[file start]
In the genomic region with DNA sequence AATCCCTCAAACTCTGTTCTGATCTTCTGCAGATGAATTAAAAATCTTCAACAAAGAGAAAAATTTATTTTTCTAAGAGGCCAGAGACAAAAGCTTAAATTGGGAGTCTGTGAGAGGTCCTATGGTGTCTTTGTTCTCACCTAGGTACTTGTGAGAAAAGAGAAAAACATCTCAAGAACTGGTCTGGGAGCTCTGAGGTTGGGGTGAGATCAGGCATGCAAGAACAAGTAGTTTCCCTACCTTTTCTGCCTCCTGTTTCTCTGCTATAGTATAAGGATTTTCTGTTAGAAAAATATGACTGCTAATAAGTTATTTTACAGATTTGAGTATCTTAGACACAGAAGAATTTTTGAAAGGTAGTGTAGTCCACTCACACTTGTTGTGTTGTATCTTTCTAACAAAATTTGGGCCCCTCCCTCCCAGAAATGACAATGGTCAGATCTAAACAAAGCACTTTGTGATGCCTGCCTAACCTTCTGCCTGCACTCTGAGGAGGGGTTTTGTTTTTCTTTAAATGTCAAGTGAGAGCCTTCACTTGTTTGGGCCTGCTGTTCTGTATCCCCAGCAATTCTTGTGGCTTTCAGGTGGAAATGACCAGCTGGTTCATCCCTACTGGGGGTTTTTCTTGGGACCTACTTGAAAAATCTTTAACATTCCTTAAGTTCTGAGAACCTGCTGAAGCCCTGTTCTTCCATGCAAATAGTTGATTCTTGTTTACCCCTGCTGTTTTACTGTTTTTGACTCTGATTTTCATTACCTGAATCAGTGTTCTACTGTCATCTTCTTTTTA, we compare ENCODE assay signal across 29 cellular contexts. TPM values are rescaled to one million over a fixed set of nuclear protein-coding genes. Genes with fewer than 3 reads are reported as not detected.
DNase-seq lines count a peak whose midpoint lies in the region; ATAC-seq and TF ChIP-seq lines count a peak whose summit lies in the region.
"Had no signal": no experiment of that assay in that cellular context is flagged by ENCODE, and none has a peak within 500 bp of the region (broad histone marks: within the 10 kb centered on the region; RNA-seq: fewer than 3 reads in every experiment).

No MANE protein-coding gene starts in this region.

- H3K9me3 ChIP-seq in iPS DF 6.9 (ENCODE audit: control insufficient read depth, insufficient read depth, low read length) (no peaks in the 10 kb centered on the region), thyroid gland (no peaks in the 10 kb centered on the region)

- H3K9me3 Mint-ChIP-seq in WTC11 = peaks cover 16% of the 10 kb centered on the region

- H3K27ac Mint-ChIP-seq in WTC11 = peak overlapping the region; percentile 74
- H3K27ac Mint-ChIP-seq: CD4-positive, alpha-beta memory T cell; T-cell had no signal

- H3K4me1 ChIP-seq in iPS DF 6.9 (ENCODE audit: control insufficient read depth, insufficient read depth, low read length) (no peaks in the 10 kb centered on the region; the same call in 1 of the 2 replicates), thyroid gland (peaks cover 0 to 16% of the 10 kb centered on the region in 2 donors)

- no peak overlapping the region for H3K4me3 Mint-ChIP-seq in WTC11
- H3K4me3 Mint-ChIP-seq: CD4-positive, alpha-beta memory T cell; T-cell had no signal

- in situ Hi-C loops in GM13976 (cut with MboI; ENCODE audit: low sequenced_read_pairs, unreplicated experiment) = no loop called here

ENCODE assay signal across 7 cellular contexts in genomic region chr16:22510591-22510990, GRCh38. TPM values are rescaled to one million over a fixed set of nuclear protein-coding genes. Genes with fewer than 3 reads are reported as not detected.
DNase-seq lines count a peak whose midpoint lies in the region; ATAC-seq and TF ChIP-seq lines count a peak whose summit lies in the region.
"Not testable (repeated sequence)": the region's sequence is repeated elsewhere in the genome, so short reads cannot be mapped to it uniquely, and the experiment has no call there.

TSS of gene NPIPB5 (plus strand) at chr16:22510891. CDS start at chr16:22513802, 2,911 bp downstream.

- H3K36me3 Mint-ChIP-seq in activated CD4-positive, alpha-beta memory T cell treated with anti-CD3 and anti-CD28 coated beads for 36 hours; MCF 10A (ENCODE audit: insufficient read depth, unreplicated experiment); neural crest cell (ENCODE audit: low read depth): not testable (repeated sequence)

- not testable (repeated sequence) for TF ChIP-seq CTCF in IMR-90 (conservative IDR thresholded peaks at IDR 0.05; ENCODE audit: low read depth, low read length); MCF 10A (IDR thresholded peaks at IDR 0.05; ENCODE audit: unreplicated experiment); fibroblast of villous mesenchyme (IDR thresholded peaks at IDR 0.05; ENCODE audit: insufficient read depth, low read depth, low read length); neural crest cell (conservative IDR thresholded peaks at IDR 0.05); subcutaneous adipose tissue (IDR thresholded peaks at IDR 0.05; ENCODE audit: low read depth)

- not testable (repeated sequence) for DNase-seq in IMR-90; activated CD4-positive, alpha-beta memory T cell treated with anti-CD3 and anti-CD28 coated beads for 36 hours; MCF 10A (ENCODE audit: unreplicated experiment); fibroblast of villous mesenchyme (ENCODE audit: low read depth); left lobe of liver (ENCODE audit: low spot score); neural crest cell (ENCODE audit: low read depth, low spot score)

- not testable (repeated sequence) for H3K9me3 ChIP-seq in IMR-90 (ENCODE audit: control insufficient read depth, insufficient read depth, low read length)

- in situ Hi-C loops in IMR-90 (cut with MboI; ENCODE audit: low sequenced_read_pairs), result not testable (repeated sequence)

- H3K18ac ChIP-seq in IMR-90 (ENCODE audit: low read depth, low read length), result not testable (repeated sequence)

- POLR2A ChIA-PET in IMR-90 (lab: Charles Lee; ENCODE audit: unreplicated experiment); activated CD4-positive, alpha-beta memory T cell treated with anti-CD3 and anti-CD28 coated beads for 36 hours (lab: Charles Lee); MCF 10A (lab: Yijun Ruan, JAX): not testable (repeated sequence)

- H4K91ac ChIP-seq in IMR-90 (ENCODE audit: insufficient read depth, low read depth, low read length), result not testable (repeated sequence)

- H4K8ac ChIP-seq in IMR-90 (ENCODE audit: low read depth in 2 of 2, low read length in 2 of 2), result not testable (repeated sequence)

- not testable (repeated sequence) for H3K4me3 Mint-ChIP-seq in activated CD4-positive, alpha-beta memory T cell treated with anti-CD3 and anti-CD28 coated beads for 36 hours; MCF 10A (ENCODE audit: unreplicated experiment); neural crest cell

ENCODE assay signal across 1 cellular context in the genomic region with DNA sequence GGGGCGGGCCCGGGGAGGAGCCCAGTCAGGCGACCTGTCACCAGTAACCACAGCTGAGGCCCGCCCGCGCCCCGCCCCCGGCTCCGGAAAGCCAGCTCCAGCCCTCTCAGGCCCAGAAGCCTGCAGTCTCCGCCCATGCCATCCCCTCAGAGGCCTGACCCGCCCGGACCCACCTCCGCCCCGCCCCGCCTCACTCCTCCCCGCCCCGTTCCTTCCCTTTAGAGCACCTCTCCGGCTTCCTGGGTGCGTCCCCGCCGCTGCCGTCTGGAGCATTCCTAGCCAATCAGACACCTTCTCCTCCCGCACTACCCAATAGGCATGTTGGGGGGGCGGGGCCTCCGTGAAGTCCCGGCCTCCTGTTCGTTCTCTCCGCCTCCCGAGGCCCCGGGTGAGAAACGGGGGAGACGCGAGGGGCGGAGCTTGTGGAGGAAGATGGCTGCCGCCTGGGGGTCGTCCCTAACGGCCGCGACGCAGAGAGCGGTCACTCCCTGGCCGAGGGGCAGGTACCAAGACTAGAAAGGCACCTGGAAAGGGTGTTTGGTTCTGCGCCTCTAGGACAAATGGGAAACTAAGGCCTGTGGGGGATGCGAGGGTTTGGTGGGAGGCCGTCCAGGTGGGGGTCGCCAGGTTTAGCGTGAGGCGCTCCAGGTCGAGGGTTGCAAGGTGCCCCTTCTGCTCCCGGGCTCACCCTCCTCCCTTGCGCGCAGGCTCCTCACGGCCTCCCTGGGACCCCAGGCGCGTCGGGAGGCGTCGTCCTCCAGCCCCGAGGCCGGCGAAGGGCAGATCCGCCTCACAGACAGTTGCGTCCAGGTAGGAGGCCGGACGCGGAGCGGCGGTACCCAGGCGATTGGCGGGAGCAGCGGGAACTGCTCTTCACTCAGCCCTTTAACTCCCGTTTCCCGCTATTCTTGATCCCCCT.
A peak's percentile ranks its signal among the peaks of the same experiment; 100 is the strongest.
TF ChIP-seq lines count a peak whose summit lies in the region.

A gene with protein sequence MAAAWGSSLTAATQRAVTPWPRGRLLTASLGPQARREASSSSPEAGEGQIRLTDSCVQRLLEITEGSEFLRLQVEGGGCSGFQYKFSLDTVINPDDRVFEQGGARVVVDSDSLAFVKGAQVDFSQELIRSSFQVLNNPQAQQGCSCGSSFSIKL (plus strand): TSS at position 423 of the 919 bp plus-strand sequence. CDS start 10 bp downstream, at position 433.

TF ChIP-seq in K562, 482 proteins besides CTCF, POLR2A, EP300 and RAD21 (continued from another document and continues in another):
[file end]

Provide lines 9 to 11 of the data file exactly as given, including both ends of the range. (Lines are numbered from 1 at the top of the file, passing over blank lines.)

- H3K4me1 ChIP-seq in iPS DF 6.9 (ENCODE audit: control insufficient read depth, insufficient read depth, low read length) (no peaks in the 10 kb centered on the region; the same call in 1 of the 2 replicates), thyroid gland (peaks cover 0 to 16% of the 10 kb centered on the region in 2 donors)

- no peak overlapping the region for H3K4me3 Mint-ChIP-seq in WTC11
- H3K4me3 Mint-ChIP-seq: CD4-positive, alpha-beta memory T cell; T-cell had no signal